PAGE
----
The Creative Industries Federation published an important Brexit Report last autumn, looking at critical issues for the creative industries, arts and cultural education as the UK sets its course for the cliffs. Now that "negotiations" are underway, the CIF has distilled its recommendation into seven red-lines principles.
• Guarantee the rights of EU nationals currently working in the UK;
• Retain freedom of movement for EU workers, those in education and touring exhibitions, shows, musicians and support teams
• Remain part of the EU single market and the customs union - or at least find a free trade deal that replicates its frictionless travel arrangements as far as possible
• Continue to influence the shape of the EU's Digital Single Market (DSM)
• Maintain a robust and properly enforced International Property regime. [Do you have any idea how important this is? Please read about it, fast, right now.]
• Maintain reciprocal single market access for the distribution of UK and EU member state film and TV productions and audio-visual services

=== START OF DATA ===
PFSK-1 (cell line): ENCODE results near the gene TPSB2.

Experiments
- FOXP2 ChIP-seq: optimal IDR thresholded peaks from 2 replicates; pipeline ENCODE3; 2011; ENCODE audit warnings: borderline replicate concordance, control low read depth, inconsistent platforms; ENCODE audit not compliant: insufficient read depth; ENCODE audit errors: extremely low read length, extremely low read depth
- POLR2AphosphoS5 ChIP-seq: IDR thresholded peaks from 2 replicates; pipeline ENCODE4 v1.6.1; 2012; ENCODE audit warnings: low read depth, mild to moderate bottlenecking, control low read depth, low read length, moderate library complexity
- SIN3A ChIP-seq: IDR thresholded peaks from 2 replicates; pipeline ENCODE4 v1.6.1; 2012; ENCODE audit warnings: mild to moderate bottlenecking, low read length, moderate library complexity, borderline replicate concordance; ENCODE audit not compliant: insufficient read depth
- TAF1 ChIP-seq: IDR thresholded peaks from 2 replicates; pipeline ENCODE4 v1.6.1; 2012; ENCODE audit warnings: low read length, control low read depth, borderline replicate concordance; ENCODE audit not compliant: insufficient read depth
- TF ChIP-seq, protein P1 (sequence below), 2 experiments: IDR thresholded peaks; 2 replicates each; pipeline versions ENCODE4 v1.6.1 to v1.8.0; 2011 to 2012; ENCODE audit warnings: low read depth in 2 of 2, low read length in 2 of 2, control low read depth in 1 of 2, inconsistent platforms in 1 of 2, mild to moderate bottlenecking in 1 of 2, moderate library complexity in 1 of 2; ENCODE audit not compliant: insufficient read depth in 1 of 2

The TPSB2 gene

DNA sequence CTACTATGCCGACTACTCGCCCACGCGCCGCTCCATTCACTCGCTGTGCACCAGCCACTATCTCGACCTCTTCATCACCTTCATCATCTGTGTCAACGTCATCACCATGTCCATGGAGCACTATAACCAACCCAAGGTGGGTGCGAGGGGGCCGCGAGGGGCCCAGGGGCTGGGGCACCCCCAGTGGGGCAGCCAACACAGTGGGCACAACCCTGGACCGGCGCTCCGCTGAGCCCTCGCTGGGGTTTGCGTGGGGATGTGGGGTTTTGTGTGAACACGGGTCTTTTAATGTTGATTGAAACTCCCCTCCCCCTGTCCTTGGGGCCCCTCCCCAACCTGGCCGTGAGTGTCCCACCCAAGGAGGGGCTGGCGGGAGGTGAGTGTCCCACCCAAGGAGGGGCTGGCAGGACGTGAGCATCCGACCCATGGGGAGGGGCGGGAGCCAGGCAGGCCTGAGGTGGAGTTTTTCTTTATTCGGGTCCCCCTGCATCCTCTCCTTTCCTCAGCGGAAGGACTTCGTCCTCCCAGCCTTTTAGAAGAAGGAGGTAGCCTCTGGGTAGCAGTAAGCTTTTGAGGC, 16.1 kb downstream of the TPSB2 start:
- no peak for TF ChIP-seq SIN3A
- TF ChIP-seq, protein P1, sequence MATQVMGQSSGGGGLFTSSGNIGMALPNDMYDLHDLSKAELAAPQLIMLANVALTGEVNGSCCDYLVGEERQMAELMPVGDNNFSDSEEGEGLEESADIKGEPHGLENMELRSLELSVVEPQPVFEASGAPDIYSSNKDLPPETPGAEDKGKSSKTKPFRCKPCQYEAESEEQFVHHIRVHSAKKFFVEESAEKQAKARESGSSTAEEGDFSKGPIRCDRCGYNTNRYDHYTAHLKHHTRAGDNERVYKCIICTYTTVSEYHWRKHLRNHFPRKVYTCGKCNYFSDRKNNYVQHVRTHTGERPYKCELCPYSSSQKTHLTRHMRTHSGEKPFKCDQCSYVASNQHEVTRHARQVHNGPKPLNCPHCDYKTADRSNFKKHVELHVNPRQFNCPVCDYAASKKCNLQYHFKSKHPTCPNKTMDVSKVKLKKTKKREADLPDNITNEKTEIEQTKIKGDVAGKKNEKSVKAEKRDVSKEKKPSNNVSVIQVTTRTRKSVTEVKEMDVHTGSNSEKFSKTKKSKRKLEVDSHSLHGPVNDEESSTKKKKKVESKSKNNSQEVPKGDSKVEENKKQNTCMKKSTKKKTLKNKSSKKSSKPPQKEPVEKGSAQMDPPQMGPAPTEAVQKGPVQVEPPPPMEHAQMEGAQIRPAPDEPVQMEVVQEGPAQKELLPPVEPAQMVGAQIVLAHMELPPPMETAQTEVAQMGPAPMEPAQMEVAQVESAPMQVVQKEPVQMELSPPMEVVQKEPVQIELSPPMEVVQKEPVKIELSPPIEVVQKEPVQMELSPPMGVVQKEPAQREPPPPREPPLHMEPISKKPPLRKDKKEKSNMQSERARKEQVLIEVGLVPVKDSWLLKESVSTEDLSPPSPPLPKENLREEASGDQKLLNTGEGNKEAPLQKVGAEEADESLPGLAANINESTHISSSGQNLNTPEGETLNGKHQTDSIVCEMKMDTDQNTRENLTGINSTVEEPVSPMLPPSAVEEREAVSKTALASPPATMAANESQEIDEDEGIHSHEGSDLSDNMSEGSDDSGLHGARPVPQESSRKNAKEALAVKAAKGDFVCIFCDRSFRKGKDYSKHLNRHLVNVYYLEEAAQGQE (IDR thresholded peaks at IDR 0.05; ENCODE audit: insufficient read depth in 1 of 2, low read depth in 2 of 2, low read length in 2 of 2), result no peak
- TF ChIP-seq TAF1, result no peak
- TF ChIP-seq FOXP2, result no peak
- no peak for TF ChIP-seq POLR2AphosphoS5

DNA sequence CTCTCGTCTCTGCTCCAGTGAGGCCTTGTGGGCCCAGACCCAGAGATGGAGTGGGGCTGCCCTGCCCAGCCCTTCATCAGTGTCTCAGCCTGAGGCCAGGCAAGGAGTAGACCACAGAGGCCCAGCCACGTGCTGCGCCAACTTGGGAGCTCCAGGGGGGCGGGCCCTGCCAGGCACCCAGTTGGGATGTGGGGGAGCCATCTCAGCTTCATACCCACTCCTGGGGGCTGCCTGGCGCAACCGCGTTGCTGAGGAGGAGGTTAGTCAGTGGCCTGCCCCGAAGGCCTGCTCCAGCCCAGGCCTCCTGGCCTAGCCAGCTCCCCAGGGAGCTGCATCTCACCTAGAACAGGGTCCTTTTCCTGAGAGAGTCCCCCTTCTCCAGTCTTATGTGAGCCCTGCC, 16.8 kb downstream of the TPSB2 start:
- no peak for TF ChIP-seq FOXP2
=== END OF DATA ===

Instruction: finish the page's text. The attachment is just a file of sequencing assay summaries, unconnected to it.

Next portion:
• Continue to participate in EU programmes such as Creative Europe, Horizon 2020 and Erasmus+.
A HUB FOR GLOBAL TALENT: The success of the UK’s creative industries is down to the people who work within it. Britain has a longstanding reputation as an open nation that attracts diverse global talent, and it is because of this that our creative sector is world-beating. If the UK loses easy access to people, it loses its competitive edge. If it loses its creative talent, it also loses its reputation as an attractive destination for work and play.
Meanwhile there would be one very simple solution, which you can guess as well as I can, but we don't seem to have the right person at the top to do that job.
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